If you want to see two detectives quarrel, Deadloch is the show for you. Created by Kate McCartney and Kate McLennan, the new Australian Prime Video original series is full of laughs and shenanigans. The show focuses on a murder that rocks the titular small town in Tasmania. We’re introduced to Senior Sergeant Dulcie Collins (Kate Box), who is thrown into the investigation alongside a detective from Darwin, Eddie Redcliffe (Madeleine Sami). It may seem like a typical “buddy cop” crime mystery, but Deadloch quickly becomes a refreshing take on the genre. Discussing themes of misogyny, homophobia and race, it’s a dark comedy guaranteed to keep you on your toes.
The town of Deadloch becomes hysterical after the discovery of a local man, Trent Latham (Barry Wheeler), dead by the beach. The small-town murder trope isn’t something particularly new, with shows such as Twin Peaks being notable for perfecting it. However, the town of Deadloch is unique, effectively serving as a character within the series: the chilly beach, long coastal roads, and deep wilderness give an element of mystery – there are so many corners that one can miss, so many spots that can allow somebody to get away with murder. But within a small town, where everyone knows everyone, this can pose a challenge. In a small town where people dig their noses in other people’s business, anyone is a suspect.
The show presents a compelling mystery throughout its 8-episode run, never slowing down or losing its momentum despite each episode’s 1-hour duration. New clues are constantly found to keep not only the detectives off the mark, but also the audience. Whenever the detectives feel they are one step closer to solving the investigation, they discover something that causes them to reevaluate. The show juggles different people as prime suspects, allowing the stakes to become higher.
Alongside the murder mystery lies the humour within this morbid investigation. Characters often throwing swift jabs at each other with a fast pace. The humour is crude, witty, and, at times, even slapstick, but there is a balance between everything. The transitions between funny and serious scenes are seamless as well. However, Dulcie and Eddie’s tumultuous relationship is the backbone of the laughs. Dulcie is hesitant to have another detective assigned to work with her on a case within her own town. How much worse can it be when it so happens to be a crude, cargo short and sandal-wearing detective from Darwin?
The two detectives constantly squabble as they can never agree on their differing methods of investigating. Kate Box and Madeleine Sami’s chemistry flourish as the two women eventually grow mutual respect. As individual characters, they are just as intriguing as the criminal investigation affects them personally and the relationships they have. Dulcie and her relationship with her girlfriend Cath (Alicia Gardiner) is tested, as she must juggle work and home life. Eddie’s backstory makes her a sympathetic character and more than just the loud-mouthed detective she appears to be. Starting as someone very closed off and not willing to listen, she opens up and shows compassion to Dulcie.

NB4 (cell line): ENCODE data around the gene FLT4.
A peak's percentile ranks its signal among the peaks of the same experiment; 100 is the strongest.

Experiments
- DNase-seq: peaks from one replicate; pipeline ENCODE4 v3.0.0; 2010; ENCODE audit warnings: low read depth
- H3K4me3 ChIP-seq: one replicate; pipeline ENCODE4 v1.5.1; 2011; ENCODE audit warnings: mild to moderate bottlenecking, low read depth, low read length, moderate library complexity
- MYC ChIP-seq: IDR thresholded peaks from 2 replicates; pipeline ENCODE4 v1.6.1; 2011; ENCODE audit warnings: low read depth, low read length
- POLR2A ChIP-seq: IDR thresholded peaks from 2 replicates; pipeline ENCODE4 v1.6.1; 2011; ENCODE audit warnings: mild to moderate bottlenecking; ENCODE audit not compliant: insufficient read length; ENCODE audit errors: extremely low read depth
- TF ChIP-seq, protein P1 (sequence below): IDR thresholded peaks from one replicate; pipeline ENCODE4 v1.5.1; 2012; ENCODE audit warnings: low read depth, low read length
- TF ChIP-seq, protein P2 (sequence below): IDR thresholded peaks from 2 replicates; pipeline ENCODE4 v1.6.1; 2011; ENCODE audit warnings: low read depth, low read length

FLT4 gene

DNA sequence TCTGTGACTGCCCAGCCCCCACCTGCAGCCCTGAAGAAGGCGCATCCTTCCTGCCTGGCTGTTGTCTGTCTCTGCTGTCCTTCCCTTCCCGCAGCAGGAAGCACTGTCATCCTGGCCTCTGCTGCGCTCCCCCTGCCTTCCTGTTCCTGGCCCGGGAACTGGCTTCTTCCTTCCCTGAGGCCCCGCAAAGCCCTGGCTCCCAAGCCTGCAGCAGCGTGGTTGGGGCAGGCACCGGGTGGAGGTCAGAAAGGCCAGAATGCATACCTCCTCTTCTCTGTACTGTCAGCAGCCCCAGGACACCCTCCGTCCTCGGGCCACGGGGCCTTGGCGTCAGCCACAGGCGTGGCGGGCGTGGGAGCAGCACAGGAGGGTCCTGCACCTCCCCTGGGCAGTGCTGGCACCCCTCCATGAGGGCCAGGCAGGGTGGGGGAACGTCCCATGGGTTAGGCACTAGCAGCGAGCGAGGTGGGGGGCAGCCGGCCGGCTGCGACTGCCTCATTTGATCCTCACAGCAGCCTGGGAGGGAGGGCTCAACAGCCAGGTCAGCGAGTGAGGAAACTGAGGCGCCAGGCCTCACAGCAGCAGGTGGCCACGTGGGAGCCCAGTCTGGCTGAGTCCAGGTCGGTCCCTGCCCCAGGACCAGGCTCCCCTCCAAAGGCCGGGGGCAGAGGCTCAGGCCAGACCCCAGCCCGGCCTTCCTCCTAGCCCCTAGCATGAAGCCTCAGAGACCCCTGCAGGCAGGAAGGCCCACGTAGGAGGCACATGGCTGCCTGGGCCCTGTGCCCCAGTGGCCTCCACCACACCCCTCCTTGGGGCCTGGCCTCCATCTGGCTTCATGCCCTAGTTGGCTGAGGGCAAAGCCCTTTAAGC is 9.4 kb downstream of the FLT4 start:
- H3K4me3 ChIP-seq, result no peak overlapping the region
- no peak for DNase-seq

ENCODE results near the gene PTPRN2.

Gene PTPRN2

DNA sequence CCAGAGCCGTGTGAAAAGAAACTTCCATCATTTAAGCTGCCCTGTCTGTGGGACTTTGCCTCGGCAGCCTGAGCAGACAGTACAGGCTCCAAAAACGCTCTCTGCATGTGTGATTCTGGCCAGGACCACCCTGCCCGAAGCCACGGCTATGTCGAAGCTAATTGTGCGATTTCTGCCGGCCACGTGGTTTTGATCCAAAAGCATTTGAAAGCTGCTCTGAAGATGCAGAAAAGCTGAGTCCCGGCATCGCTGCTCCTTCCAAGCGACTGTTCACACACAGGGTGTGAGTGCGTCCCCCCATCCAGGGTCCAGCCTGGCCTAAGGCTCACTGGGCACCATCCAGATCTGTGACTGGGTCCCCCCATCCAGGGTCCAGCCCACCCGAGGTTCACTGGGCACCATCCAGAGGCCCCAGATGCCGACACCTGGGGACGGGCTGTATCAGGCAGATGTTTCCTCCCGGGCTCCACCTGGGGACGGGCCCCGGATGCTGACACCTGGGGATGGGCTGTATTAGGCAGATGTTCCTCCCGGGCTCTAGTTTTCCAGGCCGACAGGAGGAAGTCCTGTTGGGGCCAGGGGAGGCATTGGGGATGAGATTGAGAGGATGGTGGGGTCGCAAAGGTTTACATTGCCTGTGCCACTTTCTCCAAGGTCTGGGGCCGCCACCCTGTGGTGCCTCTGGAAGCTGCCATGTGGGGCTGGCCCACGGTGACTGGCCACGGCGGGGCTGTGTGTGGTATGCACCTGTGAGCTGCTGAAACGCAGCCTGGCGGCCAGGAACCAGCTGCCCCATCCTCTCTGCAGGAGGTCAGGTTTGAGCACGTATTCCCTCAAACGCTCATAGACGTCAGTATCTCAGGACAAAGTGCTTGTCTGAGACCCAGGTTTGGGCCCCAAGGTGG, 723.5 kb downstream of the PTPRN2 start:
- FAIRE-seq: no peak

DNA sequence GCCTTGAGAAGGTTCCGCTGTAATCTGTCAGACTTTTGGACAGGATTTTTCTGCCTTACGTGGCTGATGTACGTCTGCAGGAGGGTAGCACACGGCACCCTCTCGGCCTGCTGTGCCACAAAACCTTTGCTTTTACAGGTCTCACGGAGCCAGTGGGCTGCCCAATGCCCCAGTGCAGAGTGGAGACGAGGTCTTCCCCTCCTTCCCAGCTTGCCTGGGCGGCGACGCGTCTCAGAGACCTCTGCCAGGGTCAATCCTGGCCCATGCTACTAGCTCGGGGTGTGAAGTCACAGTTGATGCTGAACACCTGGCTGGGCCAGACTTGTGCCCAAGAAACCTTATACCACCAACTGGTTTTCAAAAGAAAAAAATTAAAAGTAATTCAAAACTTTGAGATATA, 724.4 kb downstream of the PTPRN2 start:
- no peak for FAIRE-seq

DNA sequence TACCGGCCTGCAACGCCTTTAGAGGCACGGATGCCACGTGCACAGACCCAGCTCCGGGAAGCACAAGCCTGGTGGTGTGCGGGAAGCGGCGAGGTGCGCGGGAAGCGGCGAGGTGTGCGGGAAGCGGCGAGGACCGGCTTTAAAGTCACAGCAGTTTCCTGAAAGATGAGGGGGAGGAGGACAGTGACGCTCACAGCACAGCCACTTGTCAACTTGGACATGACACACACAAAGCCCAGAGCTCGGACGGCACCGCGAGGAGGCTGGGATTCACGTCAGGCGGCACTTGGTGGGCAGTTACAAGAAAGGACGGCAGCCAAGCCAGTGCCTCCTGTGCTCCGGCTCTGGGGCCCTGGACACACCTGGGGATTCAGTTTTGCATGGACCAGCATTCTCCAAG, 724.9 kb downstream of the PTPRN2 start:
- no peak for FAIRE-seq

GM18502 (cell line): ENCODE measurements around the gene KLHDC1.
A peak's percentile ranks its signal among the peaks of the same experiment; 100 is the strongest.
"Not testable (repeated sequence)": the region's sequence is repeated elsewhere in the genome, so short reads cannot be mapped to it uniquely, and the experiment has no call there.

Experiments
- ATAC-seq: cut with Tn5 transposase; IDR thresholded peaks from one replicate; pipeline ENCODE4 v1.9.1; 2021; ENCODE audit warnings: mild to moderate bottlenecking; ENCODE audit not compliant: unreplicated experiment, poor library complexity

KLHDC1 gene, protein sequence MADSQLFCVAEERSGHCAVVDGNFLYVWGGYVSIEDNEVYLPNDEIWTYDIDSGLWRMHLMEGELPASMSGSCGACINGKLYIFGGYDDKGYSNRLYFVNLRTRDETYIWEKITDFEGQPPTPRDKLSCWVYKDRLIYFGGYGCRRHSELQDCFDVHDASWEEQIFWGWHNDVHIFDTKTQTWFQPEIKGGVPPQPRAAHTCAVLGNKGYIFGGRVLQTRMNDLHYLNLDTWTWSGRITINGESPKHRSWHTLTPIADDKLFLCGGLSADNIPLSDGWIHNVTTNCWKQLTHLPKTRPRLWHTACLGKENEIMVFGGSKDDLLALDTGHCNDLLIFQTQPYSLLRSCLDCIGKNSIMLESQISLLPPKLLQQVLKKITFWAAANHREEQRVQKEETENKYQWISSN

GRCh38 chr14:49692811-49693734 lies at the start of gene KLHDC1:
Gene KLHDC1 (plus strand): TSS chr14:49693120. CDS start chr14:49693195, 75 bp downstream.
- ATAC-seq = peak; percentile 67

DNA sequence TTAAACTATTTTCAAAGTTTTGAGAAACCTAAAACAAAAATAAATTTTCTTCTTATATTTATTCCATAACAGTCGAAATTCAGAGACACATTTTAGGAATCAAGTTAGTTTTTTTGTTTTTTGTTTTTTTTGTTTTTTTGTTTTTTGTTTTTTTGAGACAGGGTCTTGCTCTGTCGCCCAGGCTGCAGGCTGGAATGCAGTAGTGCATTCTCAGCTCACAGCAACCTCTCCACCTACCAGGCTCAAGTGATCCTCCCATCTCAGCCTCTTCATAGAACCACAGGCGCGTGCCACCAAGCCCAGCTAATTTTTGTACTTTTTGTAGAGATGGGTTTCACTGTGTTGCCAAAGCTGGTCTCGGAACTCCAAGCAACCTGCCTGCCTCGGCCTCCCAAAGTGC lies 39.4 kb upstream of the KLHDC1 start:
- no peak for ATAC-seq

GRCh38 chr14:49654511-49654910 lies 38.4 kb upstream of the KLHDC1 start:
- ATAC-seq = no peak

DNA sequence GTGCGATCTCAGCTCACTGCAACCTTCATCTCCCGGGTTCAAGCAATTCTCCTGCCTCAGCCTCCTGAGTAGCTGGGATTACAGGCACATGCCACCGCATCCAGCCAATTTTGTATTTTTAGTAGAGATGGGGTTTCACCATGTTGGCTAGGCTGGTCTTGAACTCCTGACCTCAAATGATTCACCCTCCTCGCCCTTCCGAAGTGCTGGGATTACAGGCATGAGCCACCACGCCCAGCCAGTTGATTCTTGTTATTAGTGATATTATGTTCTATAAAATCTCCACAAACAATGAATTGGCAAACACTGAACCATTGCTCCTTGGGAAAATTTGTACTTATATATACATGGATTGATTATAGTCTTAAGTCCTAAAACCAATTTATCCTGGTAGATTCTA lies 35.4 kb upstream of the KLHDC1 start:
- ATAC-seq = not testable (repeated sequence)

The remaining characters are all well-fleshed out and the show takes the time to peel back their respective layers. After all, they all deal with problems, whether affected by the murders or not. This eccentric cast is a delightful bunch to watch: Miranda (Kartanya Maynard) and Tammy (Leonie Whyman) are two teenage girls who have ambitions to succeed in two different fields, junior Constable Abby (Nina Oyama) becomes enthralled with the case but must also deal with her upcoming wedding, and town Mayor Aleyna (Susie Youssef) still wants to go forward with the annual Winter Feastival, even when the town is a hot spot for murder.
What makes Deadloch so refreshing, particularly within the Australian TV landscape, is its commentary. Prime Video recently released another Australian show, Class of 07’, which explored the bonds within a diverse group of women. Deadloch doesn’t hold back on delving into misogyny and toxic masculinity two female detectives face when on the investigation. There’s commentary on race, with Tammy being a young Aboriginal girl who wants to pursue a career in the AFL, as well as discussions of sexuality, as Deadloch is a town that is home to a lot of lesbians, including Dulcie.
Deadloch is a hilarious, well-paced murder mystery. What could’ve been another traditional “buddy cop” crime mystery is instead a breath of fresh air. Its eagerness to delve into many different issues makes it compelling, and the relationship between the two detectives is just the icing on the cake. Deadloch is worth checking out if you want a quick-witted “whodunnit” that isn’t afraid to bring forward issues relevant today.
Deadloch premieres exclusively on Prime Video Friday, June 2, with new episodes airing every Friday.